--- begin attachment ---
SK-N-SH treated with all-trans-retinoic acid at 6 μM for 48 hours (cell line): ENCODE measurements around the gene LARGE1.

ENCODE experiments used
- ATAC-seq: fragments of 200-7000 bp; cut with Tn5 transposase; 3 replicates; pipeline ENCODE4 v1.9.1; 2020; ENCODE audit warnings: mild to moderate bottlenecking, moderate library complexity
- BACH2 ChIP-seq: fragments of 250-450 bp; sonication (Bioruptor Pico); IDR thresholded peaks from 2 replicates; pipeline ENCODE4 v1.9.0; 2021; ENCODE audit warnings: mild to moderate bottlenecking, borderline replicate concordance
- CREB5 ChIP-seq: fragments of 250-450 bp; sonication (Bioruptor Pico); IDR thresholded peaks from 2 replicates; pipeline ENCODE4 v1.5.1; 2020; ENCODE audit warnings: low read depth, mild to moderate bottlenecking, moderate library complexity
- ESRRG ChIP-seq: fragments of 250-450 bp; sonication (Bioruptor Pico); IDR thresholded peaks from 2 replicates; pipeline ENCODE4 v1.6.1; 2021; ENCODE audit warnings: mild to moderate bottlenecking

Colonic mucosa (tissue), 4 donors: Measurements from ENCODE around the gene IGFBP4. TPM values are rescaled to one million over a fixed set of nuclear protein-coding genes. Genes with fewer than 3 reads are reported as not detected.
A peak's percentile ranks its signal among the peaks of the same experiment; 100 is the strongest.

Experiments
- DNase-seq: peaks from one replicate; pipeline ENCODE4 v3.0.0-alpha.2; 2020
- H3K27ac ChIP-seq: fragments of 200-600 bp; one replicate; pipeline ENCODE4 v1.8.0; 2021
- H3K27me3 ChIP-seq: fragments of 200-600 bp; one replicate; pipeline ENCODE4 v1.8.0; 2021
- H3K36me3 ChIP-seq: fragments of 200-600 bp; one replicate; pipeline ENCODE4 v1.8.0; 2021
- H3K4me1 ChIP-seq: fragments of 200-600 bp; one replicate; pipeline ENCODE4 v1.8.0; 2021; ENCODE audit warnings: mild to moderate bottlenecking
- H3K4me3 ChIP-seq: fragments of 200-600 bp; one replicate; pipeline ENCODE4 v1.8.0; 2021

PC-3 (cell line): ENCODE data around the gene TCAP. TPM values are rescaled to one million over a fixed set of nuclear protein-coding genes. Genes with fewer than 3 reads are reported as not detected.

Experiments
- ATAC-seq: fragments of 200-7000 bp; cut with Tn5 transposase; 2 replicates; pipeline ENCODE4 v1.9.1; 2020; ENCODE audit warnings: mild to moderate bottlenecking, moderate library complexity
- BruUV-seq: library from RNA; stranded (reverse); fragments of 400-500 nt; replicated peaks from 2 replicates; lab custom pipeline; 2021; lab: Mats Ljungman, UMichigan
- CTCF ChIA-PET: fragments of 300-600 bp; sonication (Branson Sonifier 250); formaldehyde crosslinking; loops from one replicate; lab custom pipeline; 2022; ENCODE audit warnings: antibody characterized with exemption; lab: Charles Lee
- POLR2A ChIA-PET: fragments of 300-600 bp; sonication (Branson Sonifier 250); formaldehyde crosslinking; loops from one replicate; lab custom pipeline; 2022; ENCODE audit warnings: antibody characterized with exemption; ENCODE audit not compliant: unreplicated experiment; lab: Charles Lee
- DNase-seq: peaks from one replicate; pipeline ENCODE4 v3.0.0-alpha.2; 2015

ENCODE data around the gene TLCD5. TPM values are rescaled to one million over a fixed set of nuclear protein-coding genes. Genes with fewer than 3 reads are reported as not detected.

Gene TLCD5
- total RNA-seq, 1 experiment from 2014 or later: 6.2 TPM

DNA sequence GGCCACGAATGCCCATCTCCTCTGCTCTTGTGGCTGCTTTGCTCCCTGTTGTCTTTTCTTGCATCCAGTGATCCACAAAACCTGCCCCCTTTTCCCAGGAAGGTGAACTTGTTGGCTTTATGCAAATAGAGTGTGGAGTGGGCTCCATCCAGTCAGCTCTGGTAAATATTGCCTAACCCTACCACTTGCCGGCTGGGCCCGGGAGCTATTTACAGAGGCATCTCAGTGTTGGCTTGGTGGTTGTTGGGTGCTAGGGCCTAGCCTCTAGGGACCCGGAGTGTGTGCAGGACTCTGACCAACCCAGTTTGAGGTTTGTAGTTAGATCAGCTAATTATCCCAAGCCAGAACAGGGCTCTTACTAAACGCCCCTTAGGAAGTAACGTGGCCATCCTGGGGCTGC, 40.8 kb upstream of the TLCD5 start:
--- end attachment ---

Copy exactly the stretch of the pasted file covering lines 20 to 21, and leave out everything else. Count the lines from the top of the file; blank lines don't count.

- CTCF ChIA-PET: fragments of 300-600 bp; sonication (Branson Sonifier 250); formaldehyde crosslinking; loops from one replicate; lab custom pipeline; 2022; ENCODE audit warnings: antibody characterized with exemption; lab: Charles Lee
- POLR2A ChIA-PET: fragments of 300-600 bp; sonication (Branson Sonifier 250); formaldehyde crosslinking; loops from one replicate; lab custom pipeline; 2022; ENCODE audit warnings: antibody characterized with exemption; ENCODE audit not compliant: unreplicated experiment; lab: Charles Lee